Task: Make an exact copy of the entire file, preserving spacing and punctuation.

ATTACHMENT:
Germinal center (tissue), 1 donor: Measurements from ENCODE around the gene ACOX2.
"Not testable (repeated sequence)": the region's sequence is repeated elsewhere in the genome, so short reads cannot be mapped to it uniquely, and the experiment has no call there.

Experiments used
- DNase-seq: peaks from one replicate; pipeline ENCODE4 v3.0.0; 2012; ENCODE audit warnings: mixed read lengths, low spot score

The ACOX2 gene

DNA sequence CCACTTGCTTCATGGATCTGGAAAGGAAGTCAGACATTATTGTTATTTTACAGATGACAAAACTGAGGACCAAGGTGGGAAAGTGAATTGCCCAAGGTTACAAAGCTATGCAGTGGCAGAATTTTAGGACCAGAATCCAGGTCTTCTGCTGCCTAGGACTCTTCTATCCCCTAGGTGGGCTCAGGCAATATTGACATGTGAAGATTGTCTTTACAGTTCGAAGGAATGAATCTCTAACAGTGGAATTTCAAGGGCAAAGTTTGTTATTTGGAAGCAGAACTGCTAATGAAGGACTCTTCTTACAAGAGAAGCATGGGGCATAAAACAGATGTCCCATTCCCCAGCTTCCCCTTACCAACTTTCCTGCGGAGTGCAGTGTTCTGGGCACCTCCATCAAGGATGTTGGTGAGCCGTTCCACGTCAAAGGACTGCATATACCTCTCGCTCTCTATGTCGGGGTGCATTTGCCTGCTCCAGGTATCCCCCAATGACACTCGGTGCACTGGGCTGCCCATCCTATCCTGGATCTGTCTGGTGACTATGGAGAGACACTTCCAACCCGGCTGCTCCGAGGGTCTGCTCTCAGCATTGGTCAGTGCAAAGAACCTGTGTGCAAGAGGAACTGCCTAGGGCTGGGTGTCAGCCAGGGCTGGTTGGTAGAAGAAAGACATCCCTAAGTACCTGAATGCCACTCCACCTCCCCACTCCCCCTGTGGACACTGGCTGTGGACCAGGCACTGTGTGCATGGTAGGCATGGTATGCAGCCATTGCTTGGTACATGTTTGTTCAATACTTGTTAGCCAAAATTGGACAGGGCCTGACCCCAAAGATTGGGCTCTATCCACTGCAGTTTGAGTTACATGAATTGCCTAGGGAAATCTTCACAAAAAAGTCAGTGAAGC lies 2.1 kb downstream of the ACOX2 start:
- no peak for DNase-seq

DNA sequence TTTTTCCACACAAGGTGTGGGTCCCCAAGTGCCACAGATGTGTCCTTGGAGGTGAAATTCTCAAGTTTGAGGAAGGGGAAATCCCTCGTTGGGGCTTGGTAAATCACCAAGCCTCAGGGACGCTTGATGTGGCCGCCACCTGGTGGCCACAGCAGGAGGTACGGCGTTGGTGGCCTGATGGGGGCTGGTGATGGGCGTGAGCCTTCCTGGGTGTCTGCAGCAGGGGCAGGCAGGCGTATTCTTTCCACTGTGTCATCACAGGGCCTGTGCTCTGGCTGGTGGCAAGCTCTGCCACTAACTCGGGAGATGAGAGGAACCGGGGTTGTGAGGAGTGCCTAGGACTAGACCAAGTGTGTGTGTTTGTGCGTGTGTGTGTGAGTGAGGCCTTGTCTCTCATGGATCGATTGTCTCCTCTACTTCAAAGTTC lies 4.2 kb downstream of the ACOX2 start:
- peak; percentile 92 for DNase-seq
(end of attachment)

Germinal center (tissue), 1 donor: Measurements from ENCODE around the gene ACOX2.
"Not testable (repeated sequence)": the region's sequence is repeated elsewhere in the genome, so short reads cannot be mapped to it uniquely, and the experiment has no call there.

Experiments used
- DNase-seq: peaks from one replicate; pipeline ENCODE4 v3.0.0; 2012; ENCODE audit warnings: mixed read lengths, low spot score

The ACOX2 gene

DNA sequence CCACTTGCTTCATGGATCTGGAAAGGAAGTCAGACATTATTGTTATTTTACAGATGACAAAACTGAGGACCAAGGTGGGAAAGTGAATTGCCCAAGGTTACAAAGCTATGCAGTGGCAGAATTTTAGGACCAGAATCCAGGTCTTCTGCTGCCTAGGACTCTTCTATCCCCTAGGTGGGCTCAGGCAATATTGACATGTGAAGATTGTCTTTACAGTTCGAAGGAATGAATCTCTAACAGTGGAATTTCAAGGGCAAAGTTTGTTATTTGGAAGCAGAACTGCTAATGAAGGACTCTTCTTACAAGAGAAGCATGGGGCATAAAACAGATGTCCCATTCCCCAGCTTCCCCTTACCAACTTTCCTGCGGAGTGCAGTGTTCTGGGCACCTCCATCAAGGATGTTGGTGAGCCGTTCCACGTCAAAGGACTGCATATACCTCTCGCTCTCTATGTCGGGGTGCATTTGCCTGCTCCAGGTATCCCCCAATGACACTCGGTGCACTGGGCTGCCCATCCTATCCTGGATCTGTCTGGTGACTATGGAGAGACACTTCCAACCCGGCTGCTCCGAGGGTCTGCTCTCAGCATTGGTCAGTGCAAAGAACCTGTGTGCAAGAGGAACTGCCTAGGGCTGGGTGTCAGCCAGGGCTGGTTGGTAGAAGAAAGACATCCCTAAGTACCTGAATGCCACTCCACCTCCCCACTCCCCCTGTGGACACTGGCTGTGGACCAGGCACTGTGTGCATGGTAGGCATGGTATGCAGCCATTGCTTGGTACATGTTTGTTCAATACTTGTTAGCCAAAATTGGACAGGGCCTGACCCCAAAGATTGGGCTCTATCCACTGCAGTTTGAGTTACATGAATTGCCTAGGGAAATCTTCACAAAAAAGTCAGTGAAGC lies 2.1 kb downstream of the ACOX2 start:
- no peak for DNase-seq

DNA sequence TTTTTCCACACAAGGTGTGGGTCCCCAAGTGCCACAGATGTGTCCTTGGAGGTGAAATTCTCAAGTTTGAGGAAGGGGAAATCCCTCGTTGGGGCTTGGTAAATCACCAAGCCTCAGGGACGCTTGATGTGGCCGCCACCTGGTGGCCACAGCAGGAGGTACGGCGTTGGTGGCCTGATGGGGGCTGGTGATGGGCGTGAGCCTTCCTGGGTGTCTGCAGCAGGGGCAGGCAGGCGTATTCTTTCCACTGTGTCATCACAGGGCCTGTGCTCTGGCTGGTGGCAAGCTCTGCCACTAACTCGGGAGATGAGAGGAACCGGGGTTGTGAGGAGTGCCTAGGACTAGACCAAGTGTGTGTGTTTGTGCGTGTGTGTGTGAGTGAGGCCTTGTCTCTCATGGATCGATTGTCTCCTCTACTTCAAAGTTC lies 4.2 kb downstream of the ACOX2 start:
- peak; percentile 92 for DNase-seq